After European settlers arrived and scattered small farms throughout the Marlborough Sounds, passing ships would sometimes deliver mail, supplies and news.
Lorain Day, author of Time and Tide – The story of the Pelorus Mail Boat wrote that supplies and mail were brought in by sailing ship, then shallow-draughted scow, and produce from the farms brought back to town, in what was a very irregular service largely dependent on weather and tides.
The 1864 Wakamarina goldrush brought people in their thousands, necessitating a proper mail service between Picton and Havelock. The mail was transported using two whaleboats rowed by brothers George and Jack Aldridge who walked from one boat to the next from the head of the Grove Arm to Mahakipawa.
They were eventually replaced by steam-powered vessels including the SS Torea and horses from The Grove. The Torea serviced Queen Charlotte Sound/Tōtaranui with a weekly mail service, and took tourists as well.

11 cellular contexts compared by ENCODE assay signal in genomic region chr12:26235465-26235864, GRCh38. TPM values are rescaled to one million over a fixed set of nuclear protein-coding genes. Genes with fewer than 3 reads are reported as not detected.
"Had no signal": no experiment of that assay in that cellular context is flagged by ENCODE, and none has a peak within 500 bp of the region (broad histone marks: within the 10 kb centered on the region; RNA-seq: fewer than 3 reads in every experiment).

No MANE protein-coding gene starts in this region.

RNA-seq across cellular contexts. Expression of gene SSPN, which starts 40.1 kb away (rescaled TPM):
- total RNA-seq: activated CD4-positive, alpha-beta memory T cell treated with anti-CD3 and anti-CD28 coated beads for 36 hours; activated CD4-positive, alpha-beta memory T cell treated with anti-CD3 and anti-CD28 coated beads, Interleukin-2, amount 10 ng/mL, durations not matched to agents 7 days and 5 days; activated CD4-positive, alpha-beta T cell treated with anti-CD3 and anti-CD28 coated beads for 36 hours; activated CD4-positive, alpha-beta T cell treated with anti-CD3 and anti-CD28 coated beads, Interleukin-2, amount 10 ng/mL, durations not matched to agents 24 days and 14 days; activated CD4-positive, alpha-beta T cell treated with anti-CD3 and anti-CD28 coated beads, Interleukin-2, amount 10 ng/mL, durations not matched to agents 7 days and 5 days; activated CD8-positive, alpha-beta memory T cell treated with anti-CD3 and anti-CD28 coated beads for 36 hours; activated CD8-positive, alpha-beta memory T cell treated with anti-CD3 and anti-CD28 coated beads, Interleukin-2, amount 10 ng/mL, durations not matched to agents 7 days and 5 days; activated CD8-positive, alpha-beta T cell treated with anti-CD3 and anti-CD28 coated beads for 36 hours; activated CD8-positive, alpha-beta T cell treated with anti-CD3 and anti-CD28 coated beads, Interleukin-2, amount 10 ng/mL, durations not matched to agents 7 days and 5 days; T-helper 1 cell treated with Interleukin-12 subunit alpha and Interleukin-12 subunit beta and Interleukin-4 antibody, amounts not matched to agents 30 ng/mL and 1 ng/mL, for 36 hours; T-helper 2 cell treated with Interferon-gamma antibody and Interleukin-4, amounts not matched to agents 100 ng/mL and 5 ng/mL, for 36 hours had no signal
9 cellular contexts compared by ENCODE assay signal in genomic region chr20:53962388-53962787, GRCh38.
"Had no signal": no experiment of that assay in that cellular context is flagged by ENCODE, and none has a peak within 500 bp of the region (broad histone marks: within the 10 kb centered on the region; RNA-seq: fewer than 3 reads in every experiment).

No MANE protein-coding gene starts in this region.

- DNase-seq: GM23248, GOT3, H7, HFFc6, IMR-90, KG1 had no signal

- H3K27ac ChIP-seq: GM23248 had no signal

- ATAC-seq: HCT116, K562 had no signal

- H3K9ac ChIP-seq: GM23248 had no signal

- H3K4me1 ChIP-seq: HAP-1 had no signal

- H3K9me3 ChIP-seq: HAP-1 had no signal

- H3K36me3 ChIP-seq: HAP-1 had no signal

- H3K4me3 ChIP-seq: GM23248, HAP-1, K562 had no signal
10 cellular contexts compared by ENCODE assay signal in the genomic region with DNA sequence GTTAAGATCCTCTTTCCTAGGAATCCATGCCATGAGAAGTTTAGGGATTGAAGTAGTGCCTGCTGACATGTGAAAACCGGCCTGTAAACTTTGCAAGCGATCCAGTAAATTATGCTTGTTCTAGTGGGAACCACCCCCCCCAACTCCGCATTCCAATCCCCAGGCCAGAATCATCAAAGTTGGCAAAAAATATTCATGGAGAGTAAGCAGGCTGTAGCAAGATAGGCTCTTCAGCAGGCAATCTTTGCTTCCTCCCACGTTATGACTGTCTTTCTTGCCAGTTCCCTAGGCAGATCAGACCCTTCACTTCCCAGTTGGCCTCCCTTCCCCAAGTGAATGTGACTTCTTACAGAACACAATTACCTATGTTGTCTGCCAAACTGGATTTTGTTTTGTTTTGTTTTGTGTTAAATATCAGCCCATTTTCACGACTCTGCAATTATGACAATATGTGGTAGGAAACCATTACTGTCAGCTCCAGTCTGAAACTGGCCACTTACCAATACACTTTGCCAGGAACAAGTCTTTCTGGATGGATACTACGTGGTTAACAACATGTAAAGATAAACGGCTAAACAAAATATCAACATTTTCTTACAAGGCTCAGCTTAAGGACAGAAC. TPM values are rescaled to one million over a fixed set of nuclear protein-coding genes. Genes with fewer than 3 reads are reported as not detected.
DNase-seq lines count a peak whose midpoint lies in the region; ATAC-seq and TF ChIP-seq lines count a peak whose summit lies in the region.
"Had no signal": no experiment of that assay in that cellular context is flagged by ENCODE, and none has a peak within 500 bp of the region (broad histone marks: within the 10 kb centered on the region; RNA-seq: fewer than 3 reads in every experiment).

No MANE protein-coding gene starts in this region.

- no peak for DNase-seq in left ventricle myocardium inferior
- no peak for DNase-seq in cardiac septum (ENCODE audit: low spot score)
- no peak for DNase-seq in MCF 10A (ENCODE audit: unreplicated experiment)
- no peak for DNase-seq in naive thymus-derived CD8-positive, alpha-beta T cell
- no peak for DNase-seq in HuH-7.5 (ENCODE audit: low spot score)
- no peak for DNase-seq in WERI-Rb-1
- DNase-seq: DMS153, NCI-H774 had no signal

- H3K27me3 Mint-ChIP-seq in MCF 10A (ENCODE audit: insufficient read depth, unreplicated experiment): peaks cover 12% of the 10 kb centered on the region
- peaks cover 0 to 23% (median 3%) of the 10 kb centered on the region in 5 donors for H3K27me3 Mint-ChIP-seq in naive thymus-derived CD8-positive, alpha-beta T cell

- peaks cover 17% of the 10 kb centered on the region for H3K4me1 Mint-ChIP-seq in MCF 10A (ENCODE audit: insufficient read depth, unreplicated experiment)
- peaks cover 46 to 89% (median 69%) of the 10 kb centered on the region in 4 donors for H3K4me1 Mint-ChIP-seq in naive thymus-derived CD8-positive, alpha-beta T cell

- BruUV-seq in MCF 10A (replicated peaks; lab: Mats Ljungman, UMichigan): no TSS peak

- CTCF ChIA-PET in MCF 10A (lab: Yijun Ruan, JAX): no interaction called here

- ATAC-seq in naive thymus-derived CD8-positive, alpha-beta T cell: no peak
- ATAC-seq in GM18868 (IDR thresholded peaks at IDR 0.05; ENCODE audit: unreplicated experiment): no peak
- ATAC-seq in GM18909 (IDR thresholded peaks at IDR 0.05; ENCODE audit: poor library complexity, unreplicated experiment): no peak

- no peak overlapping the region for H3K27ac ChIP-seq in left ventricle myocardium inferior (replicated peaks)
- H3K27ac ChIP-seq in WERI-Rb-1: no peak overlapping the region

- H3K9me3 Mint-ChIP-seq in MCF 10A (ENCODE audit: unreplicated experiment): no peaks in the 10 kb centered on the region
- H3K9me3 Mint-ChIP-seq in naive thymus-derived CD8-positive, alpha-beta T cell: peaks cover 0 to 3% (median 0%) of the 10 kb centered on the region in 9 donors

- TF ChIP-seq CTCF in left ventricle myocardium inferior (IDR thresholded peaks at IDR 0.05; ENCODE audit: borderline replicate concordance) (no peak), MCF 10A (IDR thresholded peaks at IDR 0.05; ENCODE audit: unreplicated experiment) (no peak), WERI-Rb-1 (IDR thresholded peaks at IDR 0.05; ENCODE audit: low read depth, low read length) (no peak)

The first government delivery
But, there was still no regular service to the more than 400 people living in Pelorus Sound/Te Hoiere, wrote Lorain, and - following a public outcry - the Homewood Post Office opened on 1 September 1869, with the first delivery by government steamer in that year. The post office moved to Mary’s Bay in 1870 – both are still regular stops for the Pelorus Mail Boat today.
Initially the steamer delivered all the mail to one location for residents to collect, but as the population grew the steamer put the mail ashore at several small post offices throughout the area. People then had to row to these points to pick up their mail.
Private mail service
In 1918 the Government put the mail service out to private operators and Wellington-Havelock mail service began under Mr J.S. Cross, wrote Lorain, in the wooden screw steamer Waitapu.
Well-known Marlborough Sounds whaling name Eugenio Perano used the SS Elsie to carry out a very long mail run in a single day every two weeks until the service passed to Dalgey & Co Ltd.